Janet Yellin is not the only one with a new analysis of the growing chasm between the ultra-rich and everyone else If you can handle some dense economics (or like me willing to skip past the fancy equations), take a look at a new paper by Emmanuel Saez and Gabriel Zucman on “Wealth Inequality in the United States since 1913.”
It seems that reliable data on wealth is not easy to come by. So Saez and Zucman had to do some fancy calculation to figure out who owns how much and how the proportions have changed over time. They find
wealth inequality has considerably increased at the top over the last three decades. By our estimates almost all of the increase is due to the rise of the share of wealth owned by the 0.1% richest families, from 7% in 1978 to 22% in 2012.
That’s a level of inequality comparable to the early 1900s, before the Progressive Era.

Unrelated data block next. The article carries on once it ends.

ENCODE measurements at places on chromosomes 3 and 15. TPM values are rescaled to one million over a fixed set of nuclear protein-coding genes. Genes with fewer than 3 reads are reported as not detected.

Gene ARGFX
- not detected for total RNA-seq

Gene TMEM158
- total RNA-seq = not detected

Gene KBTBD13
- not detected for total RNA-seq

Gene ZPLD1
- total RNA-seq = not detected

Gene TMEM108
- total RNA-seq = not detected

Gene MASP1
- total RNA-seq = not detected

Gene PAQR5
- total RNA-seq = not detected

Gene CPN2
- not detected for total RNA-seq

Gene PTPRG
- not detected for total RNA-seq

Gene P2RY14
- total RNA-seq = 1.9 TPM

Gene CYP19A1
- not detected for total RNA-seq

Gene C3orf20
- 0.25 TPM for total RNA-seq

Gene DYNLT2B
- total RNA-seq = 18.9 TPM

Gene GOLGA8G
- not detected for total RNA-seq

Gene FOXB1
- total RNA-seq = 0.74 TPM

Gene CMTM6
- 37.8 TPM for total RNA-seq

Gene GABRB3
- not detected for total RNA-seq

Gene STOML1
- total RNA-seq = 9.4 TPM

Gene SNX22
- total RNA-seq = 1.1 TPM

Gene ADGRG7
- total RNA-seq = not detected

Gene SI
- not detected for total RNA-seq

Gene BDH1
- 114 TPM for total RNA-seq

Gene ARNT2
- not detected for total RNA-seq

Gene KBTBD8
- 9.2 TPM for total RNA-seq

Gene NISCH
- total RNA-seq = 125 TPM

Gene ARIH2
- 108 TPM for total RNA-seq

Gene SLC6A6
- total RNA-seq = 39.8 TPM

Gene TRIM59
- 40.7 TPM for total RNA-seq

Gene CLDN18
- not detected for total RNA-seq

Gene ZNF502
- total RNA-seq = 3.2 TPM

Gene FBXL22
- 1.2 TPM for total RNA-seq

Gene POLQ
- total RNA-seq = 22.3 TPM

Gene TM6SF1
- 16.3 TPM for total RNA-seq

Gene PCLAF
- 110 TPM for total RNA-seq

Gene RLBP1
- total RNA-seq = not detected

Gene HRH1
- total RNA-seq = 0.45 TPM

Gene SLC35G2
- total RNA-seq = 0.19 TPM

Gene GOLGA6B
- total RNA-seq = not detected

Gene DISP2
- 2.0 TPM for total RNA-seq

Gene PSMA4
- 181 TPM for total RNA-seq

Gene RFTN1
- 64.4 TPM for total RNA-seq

Occupy movement, if you’re still out there, take notice.
“Wealth concentration has followed a U-shaped evolution over the last 100 years,” they write “It was high in the beginning of the twentieth century, fell from 1929 to 1978, and has continuously increased since then.”
(You can see the U-shaped curve and other charts at: http://gabriel-zucman.eu/files/SaezZucman2014Slides.pdf.)
The top 0.1% is just 160,000 families whose wealth rose at 5.3% per year from 1986 to 2012. In the same period the bottom 90% saw its wealth stagnate.
The key factors driving the wealth gap, Saez and Zucman conclude, is a surge in labor income among those at the tippy top and a decline in savings for those in the middle class. That leads the authors to a set of recommendations.
First and perhaps most obvious, they recommend progressive income taxes and estate taxes.
“Yet tax policy is not the only channel,” they say.
Other policies can directly support middle class incomes—such as access to quality and affordable education, health benefits, cost controls, minimum wage policies, or more generally policies shifting bargaining power away from shareholders and management toward workers. [emphasis added]
It’s good to see a solution that deals with the cause of the problem. Janet Yellin take notice.